Reading Revolution: Providing Books & Joy 

Reading Revolution was started by two local women to combat Winston-Salem’s book deserts.

Sometime in the mid-2010s, Unite for Literacy coined the term “book desert.” These are geographical areas where it is difficult to obtain access to books and reading materials. They define it as a majority of homes in a geographical area having fewer than 100 printed books. Most of these book deserts are in low income areas. 

Unite for Literacy even created a US Book Desert Map. If you zoom in on Forsyth County, you’ll notice almost the entire central section of the county is in a below average zone of books. A large section of the eastern side of that section is in a “least likely” zone indicating a severe book desert right here in our city and county. Thankfully, we have two local women who care deeply about fixing this issue.

Nikki Francis, a veteran WSFCS teacher and Amy Lawson, Nikki’s long-time friend, met for coffee one day to discuss this very matter. That was the day that their non-profit, Reading Revolution, was truly born and has been making a difference in the lives of children within our community. 

Bringing Books and Joy to Local Children  

“The driving force behind Reading Revolution is a profound belief in the transformative power of reading and its ability to unlock the potential and curiosity in children,” shares Francis.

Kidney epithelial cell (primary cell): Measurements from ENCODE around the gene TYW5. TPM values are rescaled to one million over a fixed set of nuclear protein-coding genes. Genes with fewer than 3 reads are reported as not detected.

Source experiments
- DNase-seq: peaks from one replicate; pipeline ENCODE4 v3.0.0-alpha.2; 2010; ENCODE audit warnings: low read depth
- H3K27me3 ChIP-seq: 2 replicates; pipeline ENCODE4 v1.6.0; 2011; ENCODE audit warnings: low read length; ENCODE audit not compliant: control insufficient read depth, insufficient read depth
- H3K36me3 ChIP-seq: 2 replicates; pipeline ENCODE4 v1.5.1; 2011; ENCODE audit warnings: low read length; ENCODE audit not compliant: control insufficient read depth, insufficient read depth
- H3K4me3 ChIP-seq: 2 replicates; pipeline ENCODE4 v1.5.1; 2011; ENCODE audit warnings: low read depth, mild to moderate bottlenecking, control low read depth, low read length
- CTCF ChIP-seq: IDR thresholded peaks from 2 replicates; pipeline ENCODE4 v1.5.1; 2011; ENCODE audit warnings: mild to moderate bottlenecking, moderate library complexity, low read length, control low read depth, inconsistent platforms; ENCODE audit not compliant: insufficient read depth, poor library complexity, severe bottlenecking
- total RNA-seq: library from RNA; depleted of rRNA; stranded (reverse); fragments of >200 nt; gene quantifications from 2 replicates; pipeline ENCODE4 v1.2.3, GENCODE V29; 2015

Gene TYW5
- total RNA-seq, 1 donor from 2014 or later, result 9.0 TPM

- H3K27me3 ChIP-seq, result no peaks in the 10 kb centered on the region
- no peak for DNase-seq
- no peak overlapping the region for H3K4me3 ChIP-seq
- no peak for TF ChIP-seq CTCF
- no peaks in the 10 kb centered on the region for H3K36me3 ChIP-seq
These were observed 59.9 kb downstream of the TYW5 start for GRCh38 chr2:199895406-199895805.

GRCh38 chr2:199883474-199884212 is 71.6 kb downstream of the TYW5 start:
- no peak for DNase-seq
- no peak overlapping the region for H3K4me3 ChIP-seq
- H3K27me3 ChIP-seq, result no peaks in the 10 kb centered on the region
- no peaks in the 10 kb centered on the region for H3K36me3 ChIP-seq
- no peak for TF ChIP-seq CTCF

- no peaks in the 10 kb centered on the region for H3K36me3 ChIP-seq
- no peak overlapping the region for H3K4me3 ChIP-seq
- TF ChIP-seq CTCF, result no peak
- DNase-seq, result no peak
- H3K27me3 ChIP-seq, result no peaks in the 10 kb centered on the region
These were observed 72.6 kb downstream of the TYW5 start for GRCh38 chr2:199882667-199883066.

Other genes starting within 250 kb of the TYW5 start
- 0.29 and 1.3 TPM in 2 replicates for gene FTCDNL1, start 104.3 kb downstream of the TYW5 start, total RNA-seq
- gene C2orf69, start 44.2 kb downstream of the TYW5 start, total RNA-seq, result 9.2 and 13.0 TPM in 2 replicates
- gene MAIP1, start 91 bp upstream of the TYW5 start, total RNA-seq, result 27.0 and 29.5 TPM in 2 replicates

What started as two friends having coffee and sharing a dream to help children in Winston-Salem’s book deserts have access to free books has turned into a thriving non-profit organization. As a teacher, Francis has a passion for literacy and, more importantly, sharing that love for reading with children. Through this passion, she was driven to leave her teaching position and start Reading Revolution. 

After meeting with Lawson in the first part of last year, the two women began asking friends and family for book donations to distribute in Winston-Salem’s book deserts. Francis contacted HOPE of Winston-Salem, a local non-profit committed to making regular distributions of nutritious meals and food to families struggling with food insecurity in the area. She knew the correlation between food deserts and book deserts, so she wanted to follow the HOPE delivery truck on their weekend route to deliver books to children receiving their lunches. In just the first weekend, Reading Revolution delivered more than 100 books to children who had little, if any, access to books. 

Francis and Lawson knew after only a few months and seeing the joy on the faces of the children when they picked out books, that Reading Revolution needed to become an official non-profit. On October 11, 2023, Reading Revolution was officially approved as a 501c3. 

The Future of Reading Revolution

In the near future, the organization will partner with preschools and daycares to provide story time followed by a free book fair. They are already beginning a partnership with the backpack programs at various schools to provide books to the students that they serve. 

Francis shares, “The ultimate goal of Reading Revolution is to have a bookmobile available to drive to neighborhoods and schools to provide a free book store experience to all children in Winston-Salem.”

So Much More Than Just a Book

Both Francis and Lawson share that their absolute favorite part about running Reading Revolution is seeing the joy on childrens’ faces when they get to pick out a book! “It is such an easy concept to get behind, and we are thrilled when we get to share our love of reading with kids in the Winston-Salem community,” they share. 


Interested in volunteering or donating? Get in touch with us! 

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